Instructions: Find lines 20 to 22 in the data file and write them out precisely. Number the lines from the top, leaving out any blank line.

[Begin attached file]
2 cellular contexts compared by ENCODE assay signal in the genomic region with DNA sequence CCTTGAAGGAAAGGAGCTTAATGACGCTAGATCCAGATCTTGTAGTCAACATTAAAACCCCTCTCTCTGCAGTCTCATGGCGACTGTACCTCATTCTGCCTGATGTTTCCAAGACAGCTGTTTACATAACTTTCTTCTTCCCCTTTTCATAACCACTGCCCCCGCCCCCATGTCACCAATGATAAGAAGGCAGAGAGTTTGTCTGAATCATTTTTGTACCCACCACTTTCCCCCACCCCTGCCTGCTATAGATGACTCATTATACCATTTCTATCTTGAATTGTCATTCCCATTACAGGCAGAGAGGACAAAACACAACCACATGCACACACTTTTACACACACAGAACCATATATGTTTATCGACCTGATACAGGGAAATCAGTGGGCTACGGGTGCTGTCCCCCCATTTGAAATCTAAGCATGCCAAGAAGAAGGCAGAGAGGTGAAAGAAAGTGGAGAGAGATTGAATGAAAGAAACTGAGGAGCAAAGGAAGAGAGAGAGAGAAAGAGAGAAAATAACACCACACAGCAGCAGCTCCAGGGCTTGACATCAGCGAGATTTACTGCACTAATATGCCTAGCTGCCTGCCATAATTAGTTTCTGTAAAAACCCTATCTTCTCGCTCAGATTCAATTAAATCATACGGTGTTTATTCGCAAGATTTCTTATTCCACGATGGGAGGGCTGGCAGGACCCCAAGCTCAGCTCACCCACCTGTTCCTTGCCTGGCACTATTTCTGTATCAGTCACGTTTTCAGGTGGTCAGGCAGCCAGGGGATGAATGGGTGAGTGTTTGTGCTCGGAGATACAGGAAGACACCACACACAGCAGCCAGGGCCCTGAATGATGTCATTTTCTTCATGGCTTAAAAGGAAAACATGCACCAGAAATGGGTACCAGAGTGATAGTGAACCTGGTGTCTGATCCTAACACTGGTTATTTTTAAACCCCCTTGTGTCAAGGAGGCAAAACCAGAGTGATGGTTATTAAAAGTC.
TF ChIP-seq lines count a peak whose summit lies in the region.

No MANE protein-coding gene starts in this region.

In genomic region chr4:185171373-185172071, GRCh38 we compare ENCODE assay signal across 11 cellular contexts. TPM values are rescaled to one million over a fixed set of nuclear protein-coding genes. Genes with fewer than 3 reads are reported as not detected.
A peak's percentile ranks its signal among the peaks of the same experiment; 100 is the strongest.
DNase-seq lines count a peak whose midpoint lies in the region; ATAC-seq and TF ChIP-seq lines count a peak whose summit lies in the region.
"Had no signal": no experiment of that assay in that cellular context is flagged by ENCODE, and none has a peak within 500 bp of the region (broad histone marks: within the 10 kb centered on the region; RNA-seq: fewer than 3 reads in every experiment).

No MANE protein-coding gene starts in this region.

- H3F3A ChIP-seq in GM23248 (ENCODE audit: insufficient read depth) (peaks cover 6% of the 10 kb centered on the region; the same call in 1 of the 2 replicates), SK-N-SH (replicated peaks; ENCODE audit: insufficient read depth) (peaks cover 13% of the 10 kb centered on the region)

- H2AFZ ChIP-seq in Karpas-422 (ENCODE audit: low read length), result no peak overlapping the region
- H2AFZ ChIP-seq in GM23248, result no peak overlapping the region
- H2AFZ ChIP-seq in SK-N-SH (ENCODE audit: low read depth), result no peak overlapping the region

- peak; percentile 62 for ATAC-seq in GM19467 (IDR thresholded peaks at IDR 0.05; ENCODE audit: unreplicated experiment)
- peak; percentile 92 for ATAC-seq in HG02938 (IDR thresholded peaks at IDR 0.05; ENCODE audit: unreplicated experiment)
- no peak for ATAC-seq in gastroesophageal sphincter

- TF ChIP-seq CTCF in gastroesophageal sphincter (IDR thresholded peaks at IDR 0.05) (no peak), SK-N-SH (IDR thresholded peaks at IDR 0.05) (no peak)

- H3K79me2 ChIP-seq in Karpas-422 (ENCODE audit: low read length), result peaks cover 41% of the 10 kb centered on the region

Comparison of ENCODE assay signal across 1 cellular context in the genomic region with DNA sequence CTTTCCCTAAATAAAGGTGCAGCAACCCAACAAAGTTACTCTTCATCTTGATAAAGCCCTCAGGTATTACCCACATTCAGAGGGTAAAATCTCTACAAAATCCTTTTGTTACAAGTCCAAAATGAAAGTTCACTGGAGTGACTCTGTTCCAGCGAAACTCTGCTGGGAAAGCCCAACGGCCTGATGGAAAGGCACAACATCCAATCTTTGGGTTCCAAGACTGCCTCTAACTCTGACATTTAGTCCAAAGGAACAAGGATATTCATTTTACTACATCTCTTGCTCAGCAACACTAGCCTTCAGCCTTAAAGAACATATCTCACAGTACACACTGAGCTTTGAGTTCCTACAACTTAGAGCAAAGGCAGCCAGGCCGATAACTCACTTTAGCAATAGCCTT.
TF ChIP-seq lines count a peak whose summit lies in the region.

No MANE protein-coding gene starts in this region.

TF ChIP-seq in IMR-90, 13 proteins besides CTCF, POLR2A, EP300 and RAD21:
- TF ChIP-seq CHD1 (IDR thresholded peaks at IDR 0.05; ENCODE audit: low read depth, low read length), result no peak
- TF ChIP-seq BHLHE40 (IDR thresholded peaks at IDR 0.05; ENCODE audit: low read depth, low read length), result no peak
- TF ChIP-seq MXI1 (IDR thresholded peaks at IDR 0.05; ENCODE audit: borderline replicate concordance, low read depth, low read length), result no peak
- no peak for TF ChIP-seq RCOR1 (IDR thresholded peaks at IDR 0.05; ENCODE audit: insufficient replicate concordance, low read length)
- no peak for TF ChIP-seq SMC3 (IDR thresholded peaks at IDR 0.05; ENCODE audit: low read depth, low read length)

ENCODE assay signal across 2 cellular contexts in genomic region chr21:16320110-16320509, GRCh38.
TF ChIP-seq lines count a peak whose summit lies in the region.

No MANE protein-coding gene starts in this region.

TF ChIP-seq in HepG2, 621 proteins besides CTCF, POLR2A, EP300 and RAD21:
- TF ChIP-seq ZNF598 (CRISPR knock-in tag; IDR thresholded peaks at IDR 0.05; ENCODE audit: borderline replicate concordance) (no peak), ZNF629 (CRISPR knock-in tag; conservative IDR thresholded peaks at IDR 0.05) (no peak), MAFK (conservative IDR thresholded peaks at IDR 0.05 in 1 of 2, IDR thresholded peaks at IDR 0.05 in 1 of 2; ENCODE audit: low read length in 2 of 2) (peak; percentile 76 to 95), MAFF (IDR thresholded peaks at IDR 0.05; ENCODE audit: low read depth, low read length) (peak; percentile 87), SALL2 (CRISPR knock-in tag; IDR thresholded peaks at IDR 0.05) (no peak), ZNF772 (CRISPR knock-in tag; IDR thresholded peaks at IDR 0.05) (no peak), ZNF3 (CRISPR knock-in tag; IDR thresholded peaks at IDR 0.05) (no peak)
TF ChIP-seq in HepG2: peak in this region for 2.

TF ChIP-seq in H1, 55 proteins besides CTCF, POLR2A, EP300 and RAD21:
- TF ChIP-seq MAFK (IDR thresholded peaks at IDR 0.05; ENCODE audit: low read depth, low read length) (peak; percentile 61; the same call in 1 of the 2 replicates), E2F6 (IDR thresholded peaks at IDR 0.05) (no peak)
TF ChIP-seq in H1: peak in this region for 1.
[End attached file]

No MANE protein-coding gene starts in this region.

TF ChIP-seq in IMR-90, 13 proteins besides CTCF, POLR2A, EP300 and RAD21:
- TF ChIP-seq CHD1 (IDR thresholded peaks at IDR 0.05; ENCODE audit: low read depth, low read length), result no peak